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Defining a Clear Service BDC Strategy – Three Keys to Increasing Profits and Retention

The pipeline is full. When a seven-year sales streak ends, it will usually imply bad news. Perhaps it would be bad news in an industry such as big box retailing or with real estate’s housing supply, but it has the potential to be good news if you’re a retailer in the U.S. automobile industry.

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The pipeline is full. When a seven-year sales streak ends, it will usually imply bad news. Perhaps it would be bad news in an industry such as big box retailing or with real estate’s housing supply, but it has the potential to be good news if you’re a retailer in the U.S. automobile industry.

After seven consecutive years of growth in U.S. automobile sales, perhaps the one positive thing this sales streak leaves in its wake is a slew of units in operation (UIOs) for dealers to retain. It’s a clear reminder of how full the opportunity pipeline now is for the U.S. auto service and parts business. The question for dealers now is what will their strategy be to retain their fair share of these UIOs in such a competitive market.

The Big 3

There should be nothing mystical about a Service BDC process, as it is more tangible and predictable compared to a Sales BDC environment. A Service BDC should assist the dealership by loading the shop with appointment business, capturing and adding new appointment business and enabling your service drive team to provide an outstanding service visit to each customer.

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“The three areas you will want to implement for the right mix of process, support and system training are: On The Phone, ‘In’ The Drive and On The Web”

Start by assessing what you see and hear in your service department. Look for what’s broke or what doesn’t line up with your intended customer experience. Some of the more common findings and considerations are listed in the following areas:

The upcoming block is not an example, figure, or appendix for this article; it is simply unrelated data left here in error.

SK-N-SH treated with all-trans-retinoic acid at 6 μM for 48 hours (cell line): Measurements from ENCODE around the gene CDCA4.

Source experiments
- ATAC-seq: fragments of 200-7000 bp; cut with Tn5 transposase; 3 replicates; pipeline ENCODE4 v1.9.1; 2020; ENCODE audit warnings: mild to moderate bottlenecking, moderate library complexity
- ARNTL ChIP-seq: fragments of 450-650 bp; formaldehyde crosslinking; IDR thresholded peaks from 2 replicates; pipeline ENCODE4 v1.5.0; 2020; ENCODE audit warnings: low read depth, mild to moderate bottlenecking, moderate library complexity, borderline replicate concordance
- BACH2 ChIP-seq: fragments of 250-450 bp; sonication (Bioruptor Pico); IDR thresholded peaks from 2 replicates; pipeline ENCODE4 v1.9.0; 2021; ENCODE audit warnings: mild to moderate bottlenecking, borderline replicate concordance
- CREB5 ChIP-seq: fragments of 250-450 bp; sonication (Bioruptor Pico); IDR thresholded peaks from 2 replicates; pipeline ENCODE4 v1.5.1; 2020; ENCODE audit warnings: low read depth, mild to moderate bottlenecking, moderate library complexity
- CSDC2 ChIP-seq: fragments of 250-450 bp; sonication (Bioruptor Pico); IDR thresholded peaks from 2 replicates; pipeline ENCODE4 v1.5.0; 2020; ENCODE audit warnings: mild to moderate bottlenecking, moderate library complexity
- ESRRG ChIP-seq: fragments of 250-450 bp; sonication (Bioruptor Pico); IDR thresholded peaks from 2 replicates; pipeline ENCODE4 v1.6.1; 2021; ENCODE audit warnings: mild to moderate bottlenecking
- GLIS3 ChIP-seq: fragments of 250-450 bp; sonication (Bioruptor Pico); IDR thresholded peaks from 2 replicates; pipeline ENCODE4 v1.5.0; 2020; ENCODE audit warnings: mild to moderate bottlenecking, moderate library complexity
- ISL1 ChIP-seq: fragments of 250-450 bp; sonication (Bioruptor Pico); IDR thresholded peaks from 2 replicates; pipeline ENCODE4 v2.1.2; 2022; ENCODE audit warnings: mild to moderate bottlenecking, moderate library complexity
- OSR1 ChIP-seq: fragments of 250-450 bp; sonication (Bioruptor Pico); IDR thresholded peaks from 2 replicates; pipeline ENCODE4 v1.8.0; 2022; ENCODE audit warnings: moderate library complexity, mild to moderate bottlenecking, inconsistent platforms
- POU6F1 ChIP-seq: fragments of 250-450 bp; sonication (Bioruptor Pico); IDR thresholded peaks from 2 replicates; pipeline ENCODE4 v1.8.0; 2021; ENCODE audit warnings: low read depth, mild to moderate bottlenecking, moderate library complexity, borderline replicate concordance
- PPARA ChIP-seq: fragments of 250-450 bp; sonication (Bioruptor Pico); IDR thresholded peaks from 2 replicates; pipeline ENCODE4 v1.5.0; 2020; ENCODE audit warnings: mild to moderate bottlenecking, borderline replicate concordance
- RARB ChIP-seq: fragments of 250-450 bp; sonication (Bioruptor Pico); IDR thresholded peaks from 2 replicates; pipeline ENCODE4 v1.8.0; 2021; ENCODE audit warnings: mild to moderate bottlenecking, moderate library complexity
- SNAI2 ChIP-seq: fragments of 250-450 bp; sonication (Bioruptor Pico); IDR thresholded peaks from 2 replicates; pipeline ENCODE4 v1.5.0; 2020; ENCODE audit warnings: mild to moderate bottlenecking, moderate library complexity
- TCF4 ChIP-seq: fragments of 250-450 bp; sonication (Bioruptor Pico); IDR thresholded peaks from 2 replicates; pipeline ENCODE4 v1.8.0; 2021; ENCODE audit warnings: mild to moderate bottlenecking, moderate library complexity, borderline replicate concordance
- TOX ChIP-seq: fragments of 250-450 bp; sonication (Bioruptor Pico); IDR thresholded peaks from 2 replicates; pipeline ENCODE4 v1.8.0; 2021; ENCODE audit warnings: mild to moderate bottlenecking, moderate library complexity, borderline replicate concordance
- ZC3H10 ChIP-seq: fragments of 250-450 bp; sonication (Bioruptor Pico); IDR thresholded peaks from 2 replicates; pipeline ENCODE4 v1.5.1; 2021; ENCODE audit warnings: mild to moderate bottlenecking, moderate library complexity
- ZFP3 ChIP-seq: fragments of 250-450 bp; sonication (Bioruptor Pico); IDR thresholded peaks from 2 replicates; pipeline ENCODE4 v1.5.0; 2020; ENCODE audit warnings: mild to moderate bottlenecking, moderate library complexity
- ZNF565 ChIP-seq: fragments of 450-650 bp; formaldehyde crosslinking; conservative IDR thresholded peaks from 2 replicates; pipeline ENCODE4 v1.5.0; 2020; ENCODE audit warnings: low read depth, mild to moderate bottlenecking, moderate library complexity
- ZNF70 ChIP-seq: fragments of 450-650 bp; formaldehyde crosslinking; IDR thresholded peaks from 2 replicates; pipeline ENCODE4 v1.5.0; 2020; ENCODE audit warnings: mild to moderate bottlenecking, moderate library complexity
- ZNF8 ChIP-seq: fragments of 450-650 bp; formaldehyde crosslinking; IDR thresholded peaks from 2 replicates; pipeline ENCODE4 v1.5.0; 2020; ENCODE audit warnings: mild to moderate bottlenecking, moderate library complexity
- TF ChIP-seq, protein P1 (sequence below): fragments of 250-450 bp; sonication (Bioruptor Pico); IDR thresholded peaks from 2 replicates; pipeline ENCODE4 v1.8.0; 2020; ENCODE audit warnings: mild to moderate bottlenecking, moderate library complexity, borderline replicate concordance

KEY No. 1
On The Phone

• You’re likely being overrun with calls — measure it.
• Are the calls coming in at a manageable ratio to free up personnel?
• Are advisors able to deliver an ideal phone exchange?
• Can someone else handle these calls? Can they provide a better experience?
• Have you considered tracking the content of the process? There’s lots of valuable data here!
• The goal should be to productively shop load jobs — not just calls and customers.
• Are the right tools in place? Productivity here is best accomplished via a scheduling tool.
• Is there a clear plan to establish and drive a positive customer experience (CX) into these calls?

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KEY No. 2
“In” the Drive

• Is the objective in place to free up advisors so they can serve customers?
• Look for a lift in average hours sold per RO — at least .5 per RO after phone calls are centralized.
• Look for CSI to improve as your team can now find and sell to customer needs.
• Improve timely communication — utilize texting and mobile payments to meet customer expectations.
• Maximize each visit — provide MPVIs and next appointments.


KEY No. 3
On the Web

• Consider this as a tangible customer acquisition opportunity.
• Independent auto repair shops perform 75 percent of aftermarket repair while 25 percent lives with dealerships.1
• Customers will trust reviews that confirm you’re relevant and trusted.
• Establish the difference in online reviews — Service vs. Sales
• There is a roadmap to be created here — implement and execute this over time.

Measuring Impact

The impact of an effective Service BDC will be obvious — even without a calculator. But you can’t manage what’s not measured, so below are a few items to consider in your effort to track and measure your Service BDC progress.

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Begin by measuring and tracking the impact of appointment show rates. Service appointments should show at a higher clip than sales appointments. Expect at least a 75 percent show rate on your floor — the average dealer will post an 85 percent show rate and, in certain markets, don’t be surprised to see a low-90 percent show rate. Anything less than 75 percent means you probably have a problem. Most dealers who have not centralized their calls live in a below-70 percent appointment show- rate world — and it costs them about a month’s worth of ROs annually. So, once your centralized appointment process is in place, the dealership will experience an RO bump as you approach and cross the 80 percent show- rate threshold. In terms of annual impact, an 80 percent or better show rate will produce an extra month of ROs per year (10 percent lift per month times 12 months) just from this one metric, and it’s an easy indicator to track.